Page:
Shug McGaughey Talks Code of Honor, Belmont Reopening, FBI Indictments on TDN Writers’ Room

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Shug McGaughey | Sarah Andrew

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There was no better place to be in American horse racing than Belmont Park Wednesday morning as the track prepared to reopen New York racing later in the day after months of being shuttered by the coronavirus pandemic. That’s where Hall of Fame trainer Shug McGaughey called in from as the Green Group Guest of the Week on this week’s TDN Writers’ Room podcast presented by Keeneland. In a wide-ranging discussion, McGaughey talked about the return of stable star Code of Honor (Noble Mission {GB}), racing finally resuming at his Big Sandy home base, his reaction to the FBI’s indictments of Jason Servis and Jorge Navarro and more.

“He had a little bit longer vacation than I expected,” McGaughey said of Code of Honor, last year’s GI Runhappy Travers S. winner and runner-up for champion 3-year-old male who is slated to make his return in Saturday’s GIII Westchester S. at Belmont. “But I don’t think that’s hurt anything. We gave him off until the 1st of February and put him back in training, and he’s an athletic type of horse, so it doesn’t take a whole lot to get him ready, and I think he’s ready. He had a good winter at Payson Park and his two works here at Belmont have been just as good as I can expect. We’re looking forward to running him on Saturday.”

Asked about goals for Code of Honor’s 4-year-old season beyond Saturday, McGaughey said, “The Metropolitan could be on the map, the Whitney can really be on the map, the Woodward or Jockey Club Gold Cup. Who knows how they’re going to have those scheduled. We would definitely like to get to the Breeders’ Cup, especially with it being at Keeneland, which has a special meaning for me and Mr. [Will] Farish. But we’ll still let him tell us like we did last year.”

As the conversation turned to the much-anticipated start of the Belmont spring/summer meet, McGaughey commented, “I’m a Belmont guy. I’d rather train here than anywhere. I love the races here. I think for New York and for us, as racing people and in the sports world, getting Belmont going is going to be a big addition. This is the first big sporting event that’s opened up here. I’m excited about it. I was getting a little flustered that we weren’t getting open, but we’re here now, all systems go.”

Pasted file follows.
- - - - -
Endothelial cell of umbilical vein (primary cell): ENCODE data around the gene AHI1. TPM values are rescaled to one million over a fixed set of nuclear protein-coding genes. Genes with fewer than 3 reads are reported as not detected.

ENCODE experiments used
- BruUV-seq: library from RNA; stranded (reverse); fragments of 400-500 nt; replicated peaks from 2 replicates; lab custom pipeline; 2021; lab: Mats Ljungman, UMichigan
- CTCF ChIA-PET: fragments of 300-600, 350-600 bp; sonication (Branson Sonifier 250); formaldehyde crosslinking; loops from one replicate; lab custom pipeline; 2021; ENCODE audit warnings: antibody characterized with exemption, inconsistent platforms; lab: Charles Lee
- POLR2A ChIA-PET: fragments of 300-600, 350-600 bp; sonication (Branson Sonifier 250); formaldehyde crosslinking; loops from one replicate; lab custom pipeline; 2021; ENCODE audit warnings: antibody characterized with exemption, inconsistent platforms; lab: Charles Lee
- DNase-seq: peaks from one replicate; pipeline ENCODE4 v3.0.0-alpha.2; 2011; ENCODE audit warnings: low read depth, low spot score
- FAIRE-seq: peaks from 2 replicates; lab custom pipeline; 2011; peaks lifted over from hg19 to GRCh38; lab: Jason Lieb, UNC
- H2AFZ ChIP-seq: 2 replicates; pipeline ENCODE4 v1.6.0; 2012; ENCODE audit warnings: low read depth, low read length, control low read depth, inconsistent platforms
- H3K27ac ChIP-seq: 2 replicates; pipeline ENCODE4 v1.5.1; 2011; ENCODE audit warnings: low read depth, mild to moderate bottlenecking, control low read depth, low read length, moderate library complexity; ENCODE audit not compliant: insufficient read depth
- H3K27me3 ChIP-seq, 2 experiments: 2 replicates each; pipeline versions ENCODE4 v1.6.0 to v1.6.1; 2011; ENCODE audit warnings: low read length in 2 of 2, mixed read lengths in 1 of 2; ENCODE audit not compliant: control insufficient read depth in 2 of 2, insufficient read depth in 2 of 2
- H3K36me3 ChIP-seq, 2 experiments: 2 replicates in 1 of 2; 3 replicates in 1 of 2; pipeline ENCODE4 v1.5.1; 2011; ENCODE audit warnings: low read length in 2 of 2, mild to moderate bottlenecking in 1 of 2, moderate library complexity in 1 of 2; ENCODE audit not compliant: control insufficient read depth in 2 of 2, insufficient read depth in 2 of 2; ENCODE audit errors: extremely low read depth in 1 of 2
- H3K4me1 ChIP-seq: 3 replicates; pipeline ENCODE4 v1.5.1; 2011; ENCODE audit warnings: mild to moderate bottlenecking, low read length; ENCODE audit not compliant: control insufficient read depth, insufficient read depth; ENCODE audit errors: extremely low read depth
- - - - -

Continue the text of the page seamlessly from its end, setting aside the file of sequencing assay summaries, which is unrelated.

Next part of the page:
Known as one of the cleanest big-name trainers in racing, McGaughey was asked for his opinion on the bombshell indictments from March and what it’s like, as a person who tries to do things the right way, to lose races to people he knows are cheating. The pill was especially bitter to swallow for McGaughey last year when Code of Honor finished second in the Eclipse voting behind Servis-trained Maximum Security (New Year’s Day).

“Navarro never was a big problem for me, because I didn’t run against him much, but Servis was,” he said. “I had a hard time with a horse that breaks his maiden for $16,000, winning the Kentucky Derby and Florida Derby and all that it did. I read every sentence of those indictments and it’s pretty disappointing. It’s also disappointing when I look at what the [indicted] veterinarians are doing, when most of the time, they’ve gotten an education and when they graduate they’re sworn to uphold their doctors’ commitment, and they’re doing things that I think they know better that they shouldn’t be doing. I’m hoping that, in the long run, we can get a hold on this thing, and that everybody feels like when they go over there, they’ve got an equal chance to everybody else.”

Elsewhere on the podcast, in the West Point Thoroughbreds news segment, the writers remembered the great Arrogate after Tuesday’s news of his tragic death, and conducted a fantasy draft of 3-year-olds for a new contest that will run through the end of the Triple Crown. Click here to listen to the audio-only version, and click here to watch on Vimeo.

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